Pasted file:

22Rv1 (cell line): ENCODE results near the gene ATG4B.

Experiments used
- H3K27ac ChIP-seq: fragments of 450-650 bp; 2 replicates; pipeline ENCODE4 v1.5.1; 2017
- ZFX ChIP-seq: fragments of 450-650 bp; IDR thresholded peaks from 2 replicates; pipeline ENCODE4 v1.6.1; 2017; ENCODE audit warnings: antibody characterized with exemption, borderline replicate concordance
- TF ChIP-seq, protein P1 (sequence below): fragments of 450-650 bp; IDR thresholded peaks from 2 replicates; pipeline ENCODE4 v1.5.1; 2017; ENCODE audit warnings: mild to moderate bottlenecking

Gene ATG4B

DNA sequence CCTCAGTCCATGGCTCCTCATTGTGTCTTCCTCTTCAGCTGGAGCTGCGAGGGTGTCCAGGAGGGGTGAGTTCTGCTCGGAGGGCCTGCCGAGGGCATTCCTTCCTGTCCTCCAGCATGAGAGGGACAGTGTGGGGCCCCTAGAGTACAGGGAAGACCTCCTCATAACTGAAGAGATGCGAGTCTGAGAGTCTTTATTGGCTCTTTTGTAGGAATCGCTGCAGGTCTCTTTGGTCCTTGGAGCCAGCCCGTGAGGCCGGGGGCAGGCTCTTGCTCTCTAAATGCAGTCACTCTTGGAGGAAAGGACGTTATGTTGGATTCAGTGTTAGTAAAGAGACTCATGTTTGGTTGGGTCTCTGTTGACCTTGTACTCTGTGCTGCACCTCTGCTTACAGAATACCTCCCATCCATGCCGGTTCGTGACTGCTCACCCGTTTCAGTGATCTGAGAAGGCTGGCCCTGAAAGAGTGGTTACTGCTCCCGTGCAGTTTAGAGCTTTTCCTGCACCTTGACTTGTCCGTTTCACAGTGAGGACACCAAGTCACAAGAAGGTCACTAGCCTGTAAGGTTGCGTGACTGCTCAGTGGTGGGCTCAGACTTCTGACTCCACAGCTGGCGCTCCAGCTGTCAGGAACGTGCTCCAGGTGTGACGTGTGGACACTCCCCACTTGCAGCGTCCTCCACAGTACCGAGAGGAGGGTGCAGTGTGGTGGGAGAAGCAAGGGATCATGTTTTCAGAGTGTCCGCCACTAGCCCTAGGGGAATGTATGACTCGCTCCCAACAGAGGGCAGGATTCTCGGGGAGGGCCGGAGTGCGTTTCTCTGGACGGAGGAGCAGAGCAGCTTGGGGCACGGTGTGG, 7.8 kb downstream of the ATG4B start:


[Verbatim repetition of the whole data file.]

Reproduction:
22Rv1 (cell line): ENCODE results near the gene ATG4B.

Experiments used
- H3K27ac ChIP-seq: fragments of 450-650 bp; 2 replicates; pipeline ENCODE4 v1.5.1; 2017
- ZFX ChIP-seq: fragments of 450-650 bp; IDR thresholded peaks from 2 replicates; pipeline ENCODE4 v1.6.1; 2017; ENCODE audit warnings: antibody characterized with exemption, borderline replicate concordance
- TF ChIP-seq, protein P1 (sequence below): fragments of 450-650 bp; IDR thresholded peaks from 2 replicates; pipeline ENCODE4 v1.5.1; 2017; ENCODE audit warnings: mild to moderate bottlenecking

Gene ATG4B

DNA sequence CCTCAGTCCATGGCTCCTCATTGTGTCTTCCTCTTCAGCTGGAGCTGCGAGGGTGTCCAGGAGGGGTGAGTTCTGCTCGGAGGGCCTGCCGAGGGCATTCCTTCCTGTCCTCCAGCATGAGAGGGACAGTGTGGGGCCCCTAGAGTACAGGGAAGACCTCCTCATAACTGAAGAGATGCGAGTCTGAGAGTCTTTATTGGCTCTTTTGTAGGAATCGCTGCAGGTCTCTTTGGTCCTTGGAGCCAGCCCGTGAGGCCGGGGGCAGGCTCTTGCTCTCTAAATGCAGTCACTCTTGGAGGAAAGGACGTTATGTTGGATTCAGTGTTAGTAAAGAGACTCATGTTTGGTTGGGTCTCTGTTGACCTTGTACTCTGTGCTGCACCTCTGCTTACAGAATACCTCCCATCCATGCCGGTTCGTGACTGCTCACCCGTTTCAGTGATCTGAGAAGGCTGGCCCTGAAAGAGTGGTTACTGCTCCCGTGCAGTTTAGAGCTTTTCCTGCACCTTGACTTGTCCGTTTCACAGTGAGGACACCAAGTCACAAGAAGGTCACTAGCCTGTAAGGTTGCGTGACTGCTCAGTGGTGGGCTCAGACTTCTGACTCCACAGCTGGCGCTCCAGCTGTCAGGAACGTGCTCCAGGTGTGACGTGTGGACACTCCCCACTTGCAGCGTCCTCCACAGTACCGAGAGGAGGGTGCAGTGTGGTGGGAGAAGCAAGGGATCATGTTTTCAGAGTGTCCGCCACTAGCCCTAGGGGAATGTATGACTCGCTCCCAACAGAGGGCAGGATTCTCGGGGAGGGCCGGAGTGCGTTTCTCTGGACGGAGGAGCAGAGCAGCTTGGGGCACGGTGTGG, 7.8 kb downstream of the ATG4B start: